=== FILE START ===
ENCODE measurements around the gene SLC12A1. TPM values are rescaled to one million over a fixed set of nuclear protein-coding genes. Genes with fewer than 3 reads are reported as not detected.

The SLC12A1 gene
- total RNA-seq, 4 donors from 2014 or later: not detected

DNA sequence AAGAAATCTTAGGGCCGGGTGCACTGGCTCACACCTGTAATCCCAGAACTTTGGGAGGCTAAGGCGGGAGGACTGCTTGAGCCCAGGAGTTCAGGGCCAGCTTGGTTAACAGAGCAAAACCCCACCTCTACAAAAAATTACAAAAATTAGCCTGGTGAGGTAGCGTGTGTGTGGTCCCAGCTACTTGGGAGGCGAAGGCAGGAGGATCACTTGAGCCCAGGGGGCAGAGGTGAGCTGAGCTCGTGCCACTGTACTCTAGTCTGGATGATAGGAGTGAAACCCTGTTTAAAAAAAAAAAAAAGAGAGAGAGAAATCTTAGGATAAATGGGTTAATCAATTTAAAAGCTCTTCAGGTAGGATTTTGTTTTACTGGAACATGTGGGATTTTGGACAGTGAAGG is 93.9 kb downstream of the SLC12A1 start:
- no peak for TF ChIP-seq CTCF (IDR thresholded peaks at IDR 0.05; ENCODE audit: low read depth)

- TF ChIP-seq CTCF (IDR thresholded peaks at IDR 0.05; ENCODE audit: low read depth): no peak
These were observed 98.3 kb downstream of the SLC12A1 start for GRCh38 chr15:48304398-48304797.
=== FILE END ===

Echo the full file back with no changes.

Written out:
ENCODE measurements around the gene SLC12A1. TPM values are rescaled to one million over a fixed set of nuclear protein-coding genes. Genes with fewer than 3 reads are reported as not detected.

The SLC12A1 gene
- total RNA-seq, 4 donors from 2014 or later: not detected

DNA sequence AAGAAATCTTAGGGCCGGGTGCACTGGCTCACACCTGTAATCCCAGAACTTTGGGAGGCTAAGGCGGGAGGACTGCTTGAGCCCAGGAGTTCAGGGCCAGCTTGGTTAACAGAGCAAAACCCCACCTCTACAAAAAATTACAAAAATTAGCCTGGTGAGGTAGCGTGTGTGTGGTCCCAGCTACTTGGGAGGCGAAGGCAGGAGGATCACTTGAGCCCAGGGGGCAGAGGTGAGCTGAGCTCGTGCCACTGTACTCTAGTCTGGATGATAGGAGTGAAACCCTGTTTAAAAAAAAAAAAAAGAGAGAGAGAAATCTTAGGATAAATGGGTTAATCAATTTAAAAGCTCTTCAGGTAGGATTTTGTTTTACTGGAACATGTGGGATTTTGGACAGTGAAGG is 93.9 kb downstream of the SLC12A1 start:
- no peak for TF ChIP-seq CTCF (IDR thresholded peaks at IDR 0.05; ENCODE audit: low read depth)

- TF ChIP-seq CTCF (IDR thresholded peaks at IDR 0.05; ENCODE audit: low read depth): no peak
These were observed 98.3 kb downstream of the SLC12A1 start for GRCh38 chr15:48304398-48304797.